"How could you recreate that mood without going into that level of sensuality? So there I was writing stuff that months before I'd said I'd never write," she laughs. "I have to think of it in terms of pastiche and not that it's me so much."
Having begun her career on The Kick Inside singing lines like, "Oh I need it oh oh feel it feel it my love" and "feeling of sticky love inside", and then gone on in Lionheart to write a lyric like "the more I think of sex the better it gets", her reluctance to get too sensual, too fruity a decade later may seem a little strange.
But as Bush has increasingly gained control over the presentation of her music and her image during this period, stepping back from early marketing attempts to titillate (God, how they worked!) these reservations are understandable.
She claims The Sensual World contains the most "positive female energy" in her work to date and compositions like 'This Woman's Work' tend to enforce that idea.
"I think it's to do with me coming to terms with myself on different levels. In some ways, like on Hounds of Love, it was important for me to get across the sense of power in the songs that I'd associated with male energy and music. But I didn't feel that this time and I was very much wanting to express myself as a woman in my music rather than as a woman wanting to sound as powerful as a man.
"And definitely 'The Sensual World', the track, was very much a female track for me. I felt it was a really new expression, feeling good about being a woman musically."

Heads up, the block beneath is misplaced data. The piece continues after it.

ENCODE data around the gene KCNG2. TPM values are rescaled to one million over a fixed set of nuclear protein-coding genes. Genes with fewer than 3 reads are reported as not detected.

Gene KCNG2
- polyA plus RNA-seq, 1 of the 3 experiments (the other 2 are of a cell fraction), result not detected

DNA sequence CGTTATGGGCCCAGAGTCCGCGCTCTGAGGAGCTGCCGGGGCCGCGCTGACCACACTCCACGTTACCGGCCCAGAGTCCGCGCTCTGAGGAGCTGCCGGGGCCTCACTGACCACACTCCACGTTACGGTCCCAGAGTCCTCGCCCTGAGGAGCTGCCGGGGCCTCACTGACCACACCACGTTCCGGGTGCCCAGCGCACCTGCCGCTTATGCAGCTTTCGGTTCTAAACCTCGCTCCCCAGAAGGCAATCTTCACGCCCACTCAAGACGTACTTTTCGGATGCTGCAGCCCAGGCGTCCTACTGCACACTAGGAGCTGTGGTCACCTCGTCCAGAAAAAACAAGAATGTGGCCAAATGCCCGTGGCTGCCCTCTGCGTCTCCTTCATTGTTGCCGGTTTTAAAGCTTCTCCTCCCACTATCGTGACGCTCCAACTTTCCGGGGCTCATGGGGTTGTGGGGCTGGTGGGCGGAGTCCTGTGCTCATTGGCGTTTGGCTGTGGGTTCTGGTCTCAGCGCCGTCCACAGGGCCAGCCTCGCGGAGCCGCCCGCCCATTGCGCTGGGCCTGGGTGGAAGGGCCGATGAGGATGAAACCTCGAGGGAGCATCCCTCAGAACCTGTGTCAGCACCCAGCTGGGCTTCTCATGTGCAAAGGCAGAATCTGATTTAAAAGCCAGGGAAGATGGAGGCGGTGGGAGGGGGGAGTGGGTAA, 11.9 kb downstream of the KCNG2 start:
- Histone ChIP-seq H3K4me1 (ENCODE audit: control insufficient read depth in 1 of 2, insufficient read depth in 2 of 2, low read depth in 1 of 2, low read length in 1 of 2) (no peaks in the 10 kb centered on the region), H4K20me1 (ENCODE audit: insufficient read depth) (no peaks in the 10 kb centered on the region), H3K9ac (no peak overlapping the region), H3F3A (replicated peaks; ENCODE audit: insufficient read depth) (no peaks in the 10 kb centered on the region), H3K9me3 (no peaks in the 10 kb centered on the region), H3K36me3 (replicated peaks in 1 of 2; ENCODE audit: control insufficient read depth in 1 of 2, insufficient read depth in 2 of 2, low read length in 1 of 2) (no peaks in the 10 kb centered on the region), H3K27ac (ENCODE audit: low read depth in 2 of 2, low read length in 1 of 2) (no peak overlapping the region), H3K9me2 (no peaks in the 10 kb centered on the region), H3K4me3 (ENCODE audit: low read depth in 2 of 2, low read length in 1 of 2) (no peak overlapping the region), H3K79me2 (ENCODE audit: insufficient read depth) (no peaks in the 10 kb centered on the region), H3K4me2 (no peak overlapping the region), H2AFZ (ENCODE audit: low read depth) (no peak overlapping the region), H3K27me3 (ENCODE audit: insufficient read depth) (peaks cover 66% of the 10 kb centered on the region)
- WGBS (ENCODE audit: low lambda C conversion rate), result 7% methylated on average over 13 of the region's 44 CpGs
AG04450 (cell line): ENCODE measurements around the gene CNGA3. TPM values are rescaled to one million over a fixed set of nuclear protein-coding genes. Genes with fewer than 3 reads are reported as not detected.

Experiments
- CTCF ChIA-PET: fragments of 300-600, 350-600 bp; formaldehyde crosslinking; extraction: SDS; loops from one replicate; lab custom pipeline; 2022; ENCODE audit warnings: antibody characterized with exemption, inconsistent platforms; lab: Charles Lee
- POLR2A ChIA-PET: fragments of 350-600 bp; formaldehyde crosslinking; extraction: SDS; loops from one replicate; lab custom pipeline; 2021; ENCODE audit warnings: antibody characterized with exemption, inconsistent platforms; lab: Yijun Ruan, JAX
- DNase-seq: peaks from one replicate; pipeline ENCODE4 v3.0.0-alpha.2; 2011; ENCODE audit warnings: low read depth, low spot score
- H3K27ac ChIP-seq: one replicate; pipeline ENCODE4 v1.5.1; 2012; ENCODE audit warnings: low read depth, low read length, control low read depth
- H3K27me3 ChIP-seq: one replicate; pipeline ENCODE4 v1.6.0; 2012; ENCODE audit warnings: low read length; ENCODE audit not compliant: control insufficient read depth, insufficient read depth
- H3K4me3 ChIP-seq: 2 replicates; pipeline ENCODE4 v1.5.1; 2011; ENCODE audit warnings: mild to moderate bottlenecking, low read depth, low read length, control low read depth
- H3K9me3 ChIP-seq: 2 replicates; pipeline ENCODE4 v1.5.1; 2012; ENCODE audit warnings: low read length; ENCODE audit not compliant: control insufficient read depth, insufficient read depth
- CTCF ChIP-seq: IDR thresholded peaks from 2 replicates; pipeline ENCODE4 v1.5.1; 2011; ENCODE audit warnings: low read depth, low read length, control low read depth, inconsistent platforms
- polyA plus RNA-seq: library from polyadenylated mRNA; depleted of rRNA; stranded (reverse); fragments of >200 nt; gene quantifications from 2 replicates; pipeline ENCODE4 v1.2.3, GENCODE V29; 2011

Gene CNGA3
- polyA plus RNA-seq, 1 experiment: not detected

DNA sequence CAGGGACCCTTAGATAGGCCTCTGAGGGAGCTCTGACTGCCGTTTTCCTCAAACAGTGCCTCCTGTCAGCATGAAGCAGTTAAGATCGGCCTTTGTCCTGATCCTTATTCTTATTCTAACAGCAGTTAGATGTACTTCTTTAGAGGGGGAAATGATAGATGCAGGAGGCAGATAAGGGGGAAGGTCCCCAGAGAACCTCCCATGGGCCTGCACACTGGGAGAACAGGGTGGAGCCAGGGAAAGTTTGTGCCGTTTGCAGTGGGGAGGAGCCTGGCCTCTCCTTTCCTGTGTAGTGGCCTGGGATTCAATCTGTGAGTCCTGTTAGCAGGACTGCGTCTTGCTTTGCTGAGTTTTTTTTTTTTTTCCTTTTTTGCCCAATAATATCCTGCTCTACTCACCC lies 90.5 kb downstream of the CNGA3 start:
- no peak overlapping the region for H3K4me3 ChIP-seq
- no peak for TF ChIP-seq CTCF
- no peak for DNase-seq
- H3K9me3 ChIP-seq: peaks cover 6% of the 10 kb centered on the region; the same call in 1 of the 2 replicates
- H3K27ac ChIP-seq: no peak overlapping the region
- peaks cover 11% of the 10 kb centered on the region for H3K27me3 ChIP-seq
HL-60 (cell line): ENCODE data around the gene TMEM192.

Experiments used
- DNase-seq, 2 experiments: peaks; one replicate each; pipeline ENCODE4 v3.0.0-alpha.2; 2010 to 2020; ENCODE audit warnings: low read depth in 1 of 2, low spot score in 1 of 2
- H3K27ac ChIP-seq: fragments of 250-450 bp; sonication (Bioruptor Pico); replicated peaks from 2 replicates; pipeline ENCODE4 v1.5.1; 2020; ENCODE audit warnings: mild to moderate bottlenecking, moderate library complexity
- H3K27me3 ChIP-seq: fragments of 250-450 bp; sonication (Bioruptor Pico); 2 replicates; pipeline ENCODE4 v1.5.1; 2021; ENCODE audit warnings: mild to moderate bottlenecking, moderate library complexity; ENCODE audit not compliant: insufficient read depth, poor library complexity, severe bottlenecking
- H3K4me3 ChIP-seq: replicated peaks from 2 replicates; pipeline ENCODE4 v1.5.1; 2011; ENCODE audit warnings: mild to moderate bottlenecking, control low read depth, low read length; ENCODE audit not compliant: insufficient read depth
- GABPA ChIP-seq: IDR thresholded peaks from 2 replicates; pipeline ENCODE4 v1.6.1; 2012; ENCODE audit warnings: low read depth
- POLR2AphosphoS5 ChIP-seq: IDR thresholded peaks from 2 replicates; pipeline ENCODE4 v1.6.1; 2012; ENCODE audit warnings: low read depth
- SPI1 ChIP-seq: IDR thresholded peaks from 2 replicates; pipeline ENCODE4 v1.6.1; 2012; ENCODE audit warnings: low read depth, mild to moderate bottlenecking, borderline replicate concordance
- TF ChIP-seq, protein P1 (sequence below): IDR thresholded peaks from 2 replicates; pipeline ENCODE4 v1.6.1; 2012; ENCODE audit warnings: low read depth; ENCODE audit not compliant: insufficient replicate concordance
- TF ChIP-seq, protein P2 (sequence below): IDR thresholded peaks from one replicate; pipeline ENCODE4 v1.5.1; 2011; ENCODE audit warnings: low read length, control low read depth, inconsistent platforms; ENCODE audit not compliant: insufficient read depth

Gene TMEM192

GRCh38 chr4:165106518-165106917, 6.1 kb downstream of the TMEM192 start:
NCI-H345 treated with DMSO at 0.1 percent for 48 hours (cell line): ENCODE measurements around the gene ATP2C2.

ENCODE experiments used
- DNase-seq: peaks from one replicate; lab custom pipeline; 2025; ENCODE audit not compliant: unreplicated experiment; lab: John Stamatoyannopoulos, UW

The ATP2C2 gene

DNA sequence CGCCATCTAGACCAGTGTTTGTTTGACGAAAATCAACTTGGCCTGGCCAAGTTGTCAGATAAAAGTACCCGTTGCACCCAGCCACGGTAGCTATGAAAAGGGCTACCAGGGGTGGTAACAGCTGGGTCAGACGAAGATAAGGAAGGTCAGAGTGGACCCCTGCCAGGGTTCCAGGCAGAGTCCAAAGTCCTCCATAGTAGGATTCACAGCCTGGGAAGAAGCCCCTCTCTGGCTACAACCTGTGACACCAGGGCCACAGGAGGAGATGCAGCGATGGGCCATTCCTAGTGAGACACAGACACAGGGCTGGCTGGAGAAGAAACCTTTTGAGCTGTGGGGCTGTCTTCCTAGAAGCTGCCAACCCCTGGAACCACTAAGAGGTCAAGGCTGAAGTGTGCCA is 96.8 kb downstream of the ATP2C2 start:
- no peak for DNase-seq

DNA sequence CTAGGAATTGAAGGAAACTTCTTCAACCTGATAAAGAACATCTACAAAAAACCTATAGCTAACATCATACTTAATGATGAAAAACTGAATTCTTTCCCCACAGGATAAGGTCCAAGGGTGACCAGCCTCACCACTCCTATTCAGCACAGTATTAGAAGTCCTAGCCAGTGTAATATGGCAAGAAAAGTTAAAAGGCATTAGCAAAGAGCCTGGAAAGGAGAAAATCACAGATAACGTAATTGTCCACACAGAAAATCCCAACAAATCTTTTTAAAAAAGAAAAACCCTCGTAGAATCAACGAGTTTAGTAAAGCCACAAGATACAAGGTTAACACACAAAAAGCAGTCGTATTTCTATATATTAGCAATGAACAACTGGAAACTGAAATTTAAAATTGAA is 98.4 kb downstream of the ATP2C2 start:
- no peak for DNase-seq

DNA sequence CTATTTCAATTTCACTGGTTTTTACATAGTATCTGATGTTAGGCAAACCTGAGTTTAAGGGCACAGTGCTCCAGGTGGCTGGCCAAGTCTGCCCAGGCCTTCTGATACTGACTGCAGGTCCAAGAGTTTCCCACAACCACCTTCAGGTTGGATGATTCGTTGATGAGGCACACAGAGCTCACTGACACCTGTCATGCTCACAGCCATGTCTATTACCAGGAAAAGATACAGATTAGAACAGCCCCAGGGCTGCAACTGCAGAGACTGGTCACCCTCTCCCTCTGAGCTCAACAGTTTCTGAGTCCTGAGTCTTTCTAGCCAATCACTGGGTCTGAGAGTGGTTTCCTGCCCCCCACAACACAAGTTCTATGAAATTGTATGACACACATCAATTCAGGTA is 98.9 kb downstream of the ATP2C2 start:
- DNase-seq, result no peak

But isn't it odd that this feminist or feminine perspective should have been inspired by a man, Joyce?
"Yes, in some ways but it's also the idea of Molly escaping from the author, out into the real world, being this real human rather than the character, stepping out of the page into the sensual world."
So is this concept of sensuality the most important thing to you at the moment, is it one of the life forces?
"Yes, it's about contact with humans, it could all come down to the sensual level. Touch? Yes, even if it's not physical touch, reaching out and touching people by moving them. I think it's a very striking part of this planet, the fact there is so much for us to enjoy. The whole of nature is really designed for everything to have a good time doing what they should be doing...
"Fancy being a bee, leading an incredible existence, all these flowers designed just for you, flying into the runway, incredible colours, some trip..."
Many bumbles have breathed their last since Kate Bush first arrived on our screens, flouncing about in dry ice and funeral shroud, oddly crowing 'Wuthering Heights'; obviously different and apart from any musical movement before or since. But whereas the all-conquering, universally acclaimed Hounds Of Love affair at least slotted into the-then pop world, The Sensual World is clearly even more out of step with the current piss poor post-SAW [Stock Aitken Waterman] scene.
Probably because it's got a slightly ethnic feel, founded on Kate's use of Irish and Bulgarian musics and musicians in the creative process. Perhaps because she's been free from pop for so long. Maybe because she's crossed the threshold of 30?
"God! Yes, I'm sure it's all tied in with it," she laughs. "I think it's a very important time from 28 to 32-ish, where there's some kind of turning point. Someone said in your teens you get the physical puberty and between 28 and 32 mental puberty. Let's face it, you've got to start growing up when you're 30, it does make you feel differently, I feel very positive having gone through the last couple of years."